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Rødgrød med Fløde

Never mind how to pronounce 'Rødgrød med Fløde', we'll get to that later. For now, just grab a spoon and enjoy this traditional, and simple, Danish berry dessert!

Rødgrød med Fløde or Red Porridge with Cream in English

🇩🇰 Rødgrød med Fløde ….. and here we are again with difficult to pronounce foods! This traditional Danish dessert, which translates as Red Porridge with Cream, is one that I dug out from my childhood years in Denmark. I didn’t actually get very excited about this dish at the time, it was always a kind of whomp-whomp reveal. Just because, when you’re 10 and someone shouts, “Who’s ready for dessert?!” and you get a bowl of Red Porridge with Cream, you’re a little disappointed that it’s not something extravagant with sprinkles or doused in chocolate. Ammiright? Anyhow, over the (many) years, my tastes and outlook on desserts have matured significantly and I have been craving this Danish classic for the past few weeks, so I set about making it myself.

During winter months I rarely buy fresh berries as they are disappointing in flavor and over-priced, so I have bags of frozen organic berries in the freezer at all times for smoothies, and now, Rødgrød med Fløde. This is a simple, hands-off dessert that is also really delicious on yogurt or ice cream, as we’ve discovered this week. But the nostalgia of a pool of berry-red sauce with a drop of cream in it (or a generous pour for some!) remains for me, so I’m eating it as it was originally intended. What can I say, I’m a sucker for tradition!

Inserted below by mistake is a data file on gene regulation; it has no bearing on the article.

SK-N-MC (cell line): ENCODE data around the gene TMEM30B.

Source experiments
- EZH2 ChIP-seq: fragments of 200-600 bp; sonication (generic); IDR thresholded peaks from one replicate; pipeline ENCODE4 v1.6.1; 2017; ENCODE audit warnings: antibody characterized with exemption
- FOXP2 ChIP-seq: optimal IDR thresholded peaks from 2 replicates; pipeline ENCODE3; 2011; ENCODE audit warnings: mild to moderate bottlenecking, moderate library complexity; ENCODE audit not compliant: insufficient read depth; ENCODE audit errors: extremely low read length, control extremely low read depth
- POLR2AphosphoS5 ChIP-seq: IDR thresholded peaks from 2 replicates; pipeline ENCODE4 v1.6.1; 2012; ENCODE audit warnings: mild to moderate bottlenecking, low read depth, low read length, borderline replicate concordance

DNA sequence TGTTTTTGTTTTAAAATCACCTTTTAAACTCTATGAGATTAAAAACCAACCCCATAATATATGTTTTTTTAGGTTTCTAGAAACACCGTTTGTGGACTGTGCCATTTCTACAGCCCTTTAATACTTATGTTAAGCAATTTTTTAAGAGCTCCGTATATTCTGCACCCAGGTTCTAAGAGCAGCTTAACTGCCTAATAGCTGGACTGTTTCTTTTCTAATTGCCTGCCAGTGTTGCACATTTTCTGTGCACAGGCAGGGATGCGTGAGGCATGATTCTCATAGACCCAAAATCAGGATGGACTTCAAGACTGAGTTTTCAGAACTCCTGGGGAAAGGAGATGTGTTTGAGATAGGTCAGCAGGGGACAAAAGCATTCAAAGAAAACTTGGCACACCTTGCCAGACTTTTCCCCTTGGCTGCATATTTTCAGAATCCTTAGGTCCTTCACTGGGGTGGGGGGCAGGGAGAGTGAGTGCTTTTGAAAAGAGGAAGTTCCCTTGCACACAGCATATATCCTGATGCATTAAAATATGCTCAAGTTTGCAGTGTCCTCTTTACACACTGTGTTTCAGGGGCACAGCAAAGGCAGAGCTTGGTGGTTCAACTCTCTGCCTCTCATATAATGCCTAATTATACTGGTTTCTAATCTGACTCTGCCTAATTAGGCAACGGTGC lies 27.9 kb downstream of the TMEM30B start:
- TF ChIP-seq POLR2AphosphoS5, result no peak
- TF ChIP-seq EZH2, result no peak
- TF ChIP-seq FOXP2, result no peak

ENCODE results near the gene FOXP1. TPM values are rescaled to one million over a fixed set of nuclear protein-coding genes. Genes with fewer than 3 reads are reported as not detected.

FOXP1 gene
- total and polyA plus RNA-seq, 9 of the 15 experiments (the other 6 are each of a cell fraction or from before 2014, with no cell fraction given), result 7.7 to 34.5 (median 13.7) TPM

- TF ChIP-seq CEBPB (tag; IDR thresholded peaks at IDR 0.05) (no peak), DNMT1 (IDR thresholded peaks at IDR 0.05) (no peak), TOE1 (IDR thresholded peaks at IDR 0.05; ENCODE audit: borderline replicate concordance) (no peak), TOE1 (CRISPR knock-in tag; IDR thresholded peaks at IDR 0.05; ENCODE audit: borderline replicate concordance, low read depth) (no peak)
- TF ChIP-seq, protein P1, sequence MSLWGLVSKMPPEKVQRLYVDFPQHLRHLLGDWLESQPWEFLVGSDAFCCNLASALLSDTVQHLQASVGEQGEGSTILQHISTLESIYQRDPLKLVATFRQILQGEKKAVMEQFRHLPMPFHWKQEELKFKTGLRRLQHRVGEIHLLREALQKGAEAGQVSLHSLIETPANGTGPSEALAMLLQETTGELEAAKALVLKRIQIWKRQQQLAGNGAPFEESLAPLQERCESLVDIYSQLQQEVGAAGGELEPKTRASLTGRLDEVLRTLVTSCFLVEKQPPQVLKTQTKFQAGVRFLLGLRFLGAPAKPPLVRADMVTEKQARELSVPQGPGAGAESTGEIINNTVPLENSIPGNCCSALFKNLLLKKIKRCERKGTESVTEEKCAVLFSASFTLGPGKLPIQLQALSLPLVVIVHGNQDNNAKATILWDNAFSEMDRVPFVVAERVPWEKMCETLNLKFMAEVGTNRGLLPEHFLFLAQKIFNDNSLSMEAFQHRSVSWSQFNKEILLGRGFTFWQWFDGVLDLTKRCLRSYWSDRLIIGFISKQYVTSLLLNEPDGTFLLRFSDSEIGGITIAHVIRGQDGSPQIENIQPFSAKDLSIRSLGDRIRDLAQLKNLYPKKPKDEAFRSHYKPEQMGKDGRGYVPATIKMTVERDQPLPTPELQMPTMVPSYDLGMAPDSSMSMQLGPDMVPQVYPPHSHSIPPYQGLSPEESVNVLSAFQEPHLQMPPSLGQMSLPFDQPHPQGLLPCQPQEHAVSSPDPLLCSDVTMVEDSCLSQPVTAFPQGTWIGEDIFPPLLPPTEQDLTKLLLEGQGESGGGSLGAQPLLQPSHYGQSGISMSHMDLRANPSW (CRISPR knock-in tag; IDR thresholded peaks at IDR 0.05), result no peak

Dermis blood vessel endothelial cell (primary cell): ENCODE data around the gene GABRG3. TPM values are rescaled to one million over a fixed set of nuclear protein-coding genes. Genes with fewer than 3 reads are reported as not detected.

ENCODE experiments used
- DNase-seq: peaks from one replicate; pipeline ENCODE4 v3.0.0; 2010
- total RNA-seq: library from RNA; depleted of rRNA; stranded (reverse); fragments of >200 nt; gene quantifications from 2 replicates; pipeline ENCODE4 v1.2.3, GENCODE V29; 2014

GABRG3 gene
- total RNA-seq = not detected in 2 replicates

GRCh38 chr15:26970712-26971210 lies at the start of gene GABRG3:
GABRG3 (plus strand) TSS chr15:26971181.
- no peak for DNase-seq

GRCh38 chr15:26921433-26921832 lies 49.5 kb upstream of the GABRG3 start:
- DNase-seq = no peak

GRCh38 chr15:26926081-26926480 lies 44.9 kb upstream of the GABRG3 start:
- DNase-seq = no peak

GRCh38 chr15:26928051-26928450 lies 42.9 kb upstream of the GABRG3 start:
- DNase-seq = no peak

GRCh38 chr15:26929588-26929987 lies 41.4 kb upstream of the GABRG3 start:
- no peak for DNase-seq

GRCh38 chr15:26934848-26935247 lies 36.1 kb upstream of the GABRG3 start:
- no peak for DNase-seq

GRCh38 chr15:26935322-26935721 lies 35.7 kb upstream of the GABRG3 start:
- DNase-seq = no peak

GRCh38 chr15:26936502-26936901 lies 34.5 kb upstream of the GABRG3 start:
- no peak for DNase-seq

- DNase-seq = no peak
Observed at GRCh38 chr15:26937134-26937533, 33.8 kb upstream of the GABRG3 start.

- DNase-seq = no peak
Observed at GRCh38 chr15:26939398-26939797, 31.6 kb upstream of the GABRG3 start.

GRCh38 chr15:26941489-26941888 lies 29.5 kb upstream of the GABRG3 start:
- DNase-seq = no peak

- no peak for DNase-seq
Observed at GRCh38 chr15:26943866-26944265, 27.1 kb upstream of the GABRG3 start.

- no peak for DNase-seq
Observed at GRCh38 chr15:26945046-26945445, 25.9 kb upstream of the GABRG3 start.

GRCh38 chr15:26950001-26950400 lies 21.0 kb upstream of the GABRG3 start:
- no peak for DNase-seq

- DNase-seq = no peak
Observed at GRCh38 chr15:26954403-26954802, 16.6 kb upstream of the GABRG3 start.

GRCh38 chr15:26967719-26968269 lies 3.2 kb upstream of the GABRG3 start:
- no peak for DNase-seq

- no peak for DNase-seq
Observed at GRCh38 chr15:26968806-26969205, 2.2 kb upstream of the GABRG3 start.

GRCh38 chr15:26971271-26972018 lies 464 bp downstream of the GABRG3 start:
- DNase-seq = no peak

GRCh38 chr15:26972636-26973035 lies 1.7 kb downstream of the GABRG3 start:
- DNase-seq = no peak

How to pronounce Rødgrød med Fløde? Well, the Danish “d” is like a loose “l” in English, so try saying “Rewl grewl mel Flewle” fast 10 times and you might get close! xoxo Kirsty

Ingredients for 4 servings

  • 2 lbs. (900g) frozen mixed berries or 6 cups fresh mixed berries

  • 1/2 cup (120ml) water

  • 1/2 cup (50g) sugar

  • 2 tablespoons cornstarch or arrowroot powder

  • 2 tablespoons (30ml) water

  • 1 teaspoon vanilla

Add the frozen berries and water to a large pot. Cook over low-medium heat until the mixture starts to boil softly, stirring occasionally, about 10 minutes. If you're using fresh berries then it will probably only need 5 minutes.

Cover, turn the heat to low and simmer for another 20 minutes. Strain the mixture through a metal sieve, pressing into the sieve with a spoon to push as much of the berry mixture through as possible. Keep the leftover fruit fibers for another use, such as adding them to your next muffin or pancake recipe!

You’re left with the berry ‘juice’ which should be a little thicker than a fruit juice. Return this to the pan over low heat.

Make a slurry with the cornstarch and 2 tablespoons of water. Add this to the pan, bit by bit, and whisk it in. The mixture should thicken to an applesauce consistency. Leave to cool, cover and refrigerate until ready to serve.

Serve cold with heavy cream drizzled over the top.

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